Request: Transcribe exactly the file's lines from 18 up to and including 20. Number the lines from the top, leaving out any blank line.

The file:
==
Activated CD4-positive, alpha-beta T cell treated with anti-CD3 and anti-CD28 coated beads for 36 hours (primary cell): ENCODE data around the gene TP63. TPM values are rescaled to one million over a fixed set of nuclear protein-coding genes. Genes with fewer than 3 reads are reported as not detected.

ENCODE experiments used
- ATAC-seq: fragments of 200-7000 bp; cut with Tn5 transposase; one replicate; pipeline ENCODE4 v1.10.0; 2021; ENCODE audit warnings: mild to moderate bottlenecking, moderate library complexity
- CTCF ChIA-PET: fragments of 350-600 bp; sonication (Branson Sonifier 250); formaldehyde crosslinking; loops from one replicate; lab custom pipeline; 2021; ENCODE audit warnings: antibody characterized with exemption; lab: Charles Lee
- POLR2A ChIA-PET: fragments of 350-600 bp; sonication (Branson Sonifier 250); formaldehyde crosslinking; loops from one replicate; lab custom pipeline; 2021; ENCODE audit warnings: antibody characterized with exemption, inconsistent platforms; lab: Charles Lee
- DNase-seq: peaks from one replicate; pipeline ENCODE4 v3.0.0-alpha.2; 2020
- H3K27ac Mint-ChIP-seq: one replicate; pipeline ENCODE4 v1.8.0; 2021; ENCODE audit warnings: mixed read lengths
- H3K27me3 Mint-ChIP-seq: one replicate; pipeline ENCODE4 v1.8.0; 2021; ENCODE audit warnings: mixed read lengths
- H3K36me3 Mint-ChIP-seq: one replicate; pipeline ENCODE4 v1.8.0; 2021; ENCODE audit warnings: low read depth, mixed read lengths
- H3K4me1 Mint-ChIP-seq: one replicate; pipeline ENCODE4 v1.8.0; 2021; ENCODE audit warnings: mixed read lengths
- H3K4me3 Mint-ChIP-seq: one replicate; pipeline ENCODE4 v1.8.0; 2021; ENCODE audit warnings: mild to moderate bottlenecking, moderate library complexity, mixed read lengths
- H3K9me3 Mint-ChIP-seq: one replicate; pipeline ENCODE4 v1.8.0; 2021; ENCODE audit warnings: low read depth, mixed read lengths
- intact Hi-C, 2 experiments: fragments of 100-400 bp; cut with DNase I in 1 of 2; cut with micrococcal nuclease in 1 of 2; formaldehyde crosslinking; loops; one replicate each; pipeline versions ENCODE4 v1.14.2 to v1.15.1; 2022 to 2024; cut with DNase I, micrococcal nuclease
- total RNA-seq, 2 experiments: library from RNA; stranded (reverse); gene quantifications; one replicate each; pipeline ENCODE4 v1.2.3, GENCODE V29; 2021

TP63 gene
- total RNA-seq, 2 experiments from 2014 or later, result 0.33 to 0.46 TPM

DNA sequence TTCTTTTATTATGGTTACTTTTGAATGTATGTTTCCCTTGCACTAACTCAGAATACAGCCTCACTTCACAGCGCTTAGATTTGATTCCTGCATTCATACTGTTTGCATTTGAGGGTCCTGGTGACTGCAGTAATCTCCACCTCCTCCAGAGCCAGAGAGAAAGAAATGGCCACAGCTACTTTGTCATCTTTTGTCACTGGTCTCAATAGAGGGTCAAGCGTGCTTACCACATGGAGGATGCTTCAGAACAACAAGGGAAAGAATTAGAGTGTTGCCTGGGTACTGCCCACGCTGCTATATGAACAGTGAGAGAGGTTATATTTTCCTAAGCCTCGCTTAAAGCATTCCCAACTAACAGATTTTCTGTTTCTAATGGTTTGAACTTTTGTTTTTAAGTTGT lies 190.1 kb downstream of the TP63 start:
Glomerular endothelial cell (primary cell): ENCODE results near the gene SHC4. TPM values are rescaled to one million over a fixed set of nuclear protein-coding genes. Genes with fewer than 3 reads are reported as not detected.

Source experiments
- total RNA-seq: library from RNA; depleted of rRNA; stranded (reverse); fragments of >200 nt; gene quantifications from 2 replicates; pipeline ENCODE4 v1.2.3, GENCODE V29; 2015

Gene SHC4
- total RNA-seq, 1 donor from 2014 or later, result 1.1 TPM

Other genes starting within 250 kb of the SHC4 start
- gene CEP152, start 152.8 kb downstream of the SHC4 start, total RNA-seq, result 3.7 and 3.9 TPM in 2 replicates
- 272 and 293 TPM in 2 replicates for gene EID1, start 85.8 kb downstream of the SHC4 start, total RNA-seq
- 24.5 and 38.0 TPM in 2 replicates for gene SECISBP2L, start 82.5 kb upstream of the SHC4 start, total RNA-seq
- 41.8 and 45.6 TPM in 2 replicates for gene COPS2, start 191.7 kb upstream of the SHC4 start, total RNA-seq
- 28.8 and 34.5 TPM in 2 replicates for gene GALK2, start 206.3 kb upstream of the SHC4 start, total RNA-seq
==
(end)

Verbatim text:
Glomerular endothelial cell (primary cell): ENCODE results near the gene SHC4. TPM values are rescaled to one million over a fixed set of nuclear protein-coding genes. Genes with fewer than 3 reads are reported as not detected.

Source experiments
- total RNA-seq: library from RNA; depleted of rRNA; stranded (reverse); fragments of >200 nt; gene quantifications from 2 replicates; pipeline ENCODE4 v1.2.3, GENCODE V29; 2015